As in: “That’s ridiculous” or “That’s B.S.” or “That’s the craziest thing I ever heard.” When someone uses one of these phrases I instantly know they are not only dismissing my idea without looking at any of it’s potential merits, I also feel like they are dismissing me. I suddenly feel insulted and want to defend my sensibility, credibility, or sanity.  Instead of dismissing your partner’s idea when you find yourself disagreeing with it, work hard to look at the merits of it from his or her point of view. List them aloud, and explain why you think those merits are important to him/her. And before you give your concerns about it—if it’s important for you to do so—be careful not to stick that dreaded “but” into the sentence. Give your partner full credit for having a brain in this way, and he/she will much more likely hear your opinions about the subject.



As in, “Why are you late?” or “Why didn’t you text me back?” You may simply want information, but asking a Why is usually not a good way to get it. When asked “why” we often feel defensive and try to justify ourselves. Instead of “why,” consider either looking for more information with a “what,” or making a neutral guess about things. For example, instead of “Why are you late?” simply ask, “What happened?” I mean, you don’t know. They may have been mugged or passed a kidney stone on the way home. Instead of “Why didn’t you text me back?” make a neutral guess like, “Did you get swamped after I texted you?”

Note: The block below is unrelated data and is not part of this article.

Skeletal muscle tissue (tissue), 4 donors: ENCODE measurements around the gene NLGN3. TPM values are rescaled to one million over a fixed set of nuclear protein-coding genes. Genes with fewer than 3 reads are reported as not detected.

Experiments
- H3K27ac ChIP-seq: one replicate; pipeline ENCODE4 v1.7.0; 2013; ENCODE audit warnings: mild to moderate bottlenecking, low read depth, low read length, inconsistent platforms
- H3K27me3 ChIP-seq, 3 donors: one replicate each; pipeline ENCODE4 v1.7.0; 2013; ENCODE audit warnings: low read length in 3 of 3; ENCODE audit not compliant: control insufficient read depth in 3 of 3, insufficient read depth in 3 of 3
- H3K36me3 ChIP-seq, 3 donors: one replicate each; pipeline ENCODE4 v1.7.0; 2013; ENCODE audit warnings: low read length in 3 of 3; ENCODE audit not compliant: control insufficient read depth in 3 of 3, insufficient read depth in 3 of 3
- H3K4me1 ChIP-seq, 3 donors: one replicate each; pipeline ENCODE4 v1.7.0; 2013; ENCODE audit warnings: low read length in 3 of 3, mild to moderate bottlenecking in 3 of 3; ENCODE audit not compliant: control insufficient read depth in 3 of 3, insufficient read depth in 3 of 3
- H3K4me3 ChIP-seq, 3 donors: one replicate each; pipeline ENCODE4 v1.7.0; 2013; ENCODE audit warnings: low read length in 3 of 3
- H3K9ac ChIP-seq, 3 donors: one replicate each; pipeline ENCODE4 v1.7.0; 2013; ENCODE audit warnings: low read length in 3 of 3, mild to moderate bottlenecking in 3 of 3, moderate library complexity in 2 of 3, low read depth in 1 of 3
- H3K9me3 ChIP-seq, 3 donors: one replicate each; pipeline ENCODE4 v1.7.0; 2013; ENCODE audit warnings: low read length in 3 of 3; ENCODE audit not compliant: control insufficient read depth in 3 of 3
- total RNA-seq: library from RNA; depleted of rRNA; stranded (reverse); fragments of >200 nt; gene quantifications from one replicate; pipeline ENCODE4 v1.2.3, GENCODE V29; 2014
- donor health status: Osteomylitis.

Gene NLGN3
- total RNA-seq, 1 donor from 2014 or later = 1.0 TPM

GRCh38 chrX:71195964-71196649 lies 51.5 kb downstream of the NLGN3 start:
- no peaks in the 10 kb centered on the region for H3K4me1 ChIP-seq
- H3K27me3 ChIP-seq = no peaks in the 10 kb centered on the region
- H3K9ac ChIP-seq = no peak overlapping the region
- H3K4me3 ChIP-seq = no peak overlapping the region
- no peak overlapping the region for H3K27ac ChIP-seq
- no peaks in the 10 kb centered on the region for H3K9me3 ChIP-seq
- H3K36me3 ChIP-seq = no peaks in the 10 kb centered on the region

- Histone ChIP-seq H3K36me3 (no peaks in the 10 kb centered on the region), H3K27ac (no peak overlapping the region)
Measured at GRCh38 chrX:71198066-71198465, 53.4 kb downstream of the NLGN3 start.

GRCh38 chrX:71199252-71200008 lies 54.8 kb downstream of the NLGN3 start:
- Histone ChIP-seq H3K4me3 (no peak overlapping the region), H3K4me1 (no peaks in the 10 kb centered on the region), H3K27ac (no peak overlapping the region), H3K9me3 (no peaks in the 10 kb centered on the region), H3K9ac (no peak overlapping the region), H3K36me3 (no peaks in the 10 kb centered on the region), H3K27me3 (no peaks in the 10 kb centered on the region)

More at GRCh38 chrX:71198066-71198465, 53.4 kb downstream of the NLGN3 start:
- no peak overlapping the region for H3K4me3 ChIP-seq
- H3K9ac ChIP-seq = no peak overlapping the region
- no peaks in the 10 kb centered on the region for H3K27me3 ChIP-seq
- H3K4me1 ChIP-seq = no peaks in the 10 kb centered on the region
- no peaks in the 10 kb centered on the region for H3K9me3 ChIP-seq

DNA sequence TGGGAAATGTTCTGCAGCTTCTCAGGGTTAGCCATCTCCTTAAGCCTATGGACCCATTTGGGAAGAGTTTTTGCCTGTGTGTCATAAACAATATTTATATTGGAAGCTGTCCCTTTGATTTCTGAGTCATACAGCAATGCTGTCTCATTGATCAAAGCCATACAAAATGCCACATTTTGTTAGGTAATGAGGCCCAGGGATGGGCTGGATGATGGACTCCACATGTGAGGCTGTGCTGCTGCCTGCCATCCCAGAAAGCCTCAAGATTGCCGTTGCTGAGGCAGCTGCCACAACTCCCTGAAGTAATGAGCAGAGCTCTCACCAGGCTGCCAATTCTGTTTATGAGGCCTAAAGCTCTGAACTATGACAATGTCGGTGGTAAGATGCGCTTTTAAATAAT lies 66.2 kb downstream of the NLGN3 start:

“If you really loved me you would…”

“ …you would take me on a vacation. …let me get a dog. …have sex with me more often,” and on and on. Feeling unloved because your partner is not doing what you want is a “you problem,” not a “him/her” problem, and confusing that creates tension. If you are truly not getting the love you want, then that needs to be addressed. But it’s not going to get better by accusing him/her of being unloving when he/she doesn’t comply. Whenever you feel tempted to use this phrase, take it as a signal that you might benefit not only from (1) learning to more effectively get your love needs met, and (2) learning to feel more comfortable in a world (and a relationship) in which others do what they want to do, not what you want them to do.


“Why do you always have to…?” or “Why can’t you ever… ?”

As in “Why do yo always have to interrupt me?” or “Why can’t you ever pick your socks up?” Not only do these phrases use the dreaded “You” and the defensiveness-provoking “Why” already discussed, the use of absolutes like “always” and “never” are great ways to raise the hackles. When our partner uses these terms we immediately look for the one exception. Suddenly we’re not talking about her frustration at having been interrupted; now we’re talking about whether the statement is always completely true or not. One idea for replacing absolutes is to fess up to your own feelings at the moment using “I statements.” I statements also help you avoid making accusations. “I felt kind of dismissed and disrespected when you cut me off just now,” or even better, “I will feel much more respected in this conversation if I can finish my sentences” Regarding the socks on the floor example, how about turning a “but” to your advantage? “I know it doesn’t bother you much to have socks lying on the floor, but when you pick them up and they’re not there in the morning I know you’re thinking about me, and I feel loved.”


Unflattering comparisons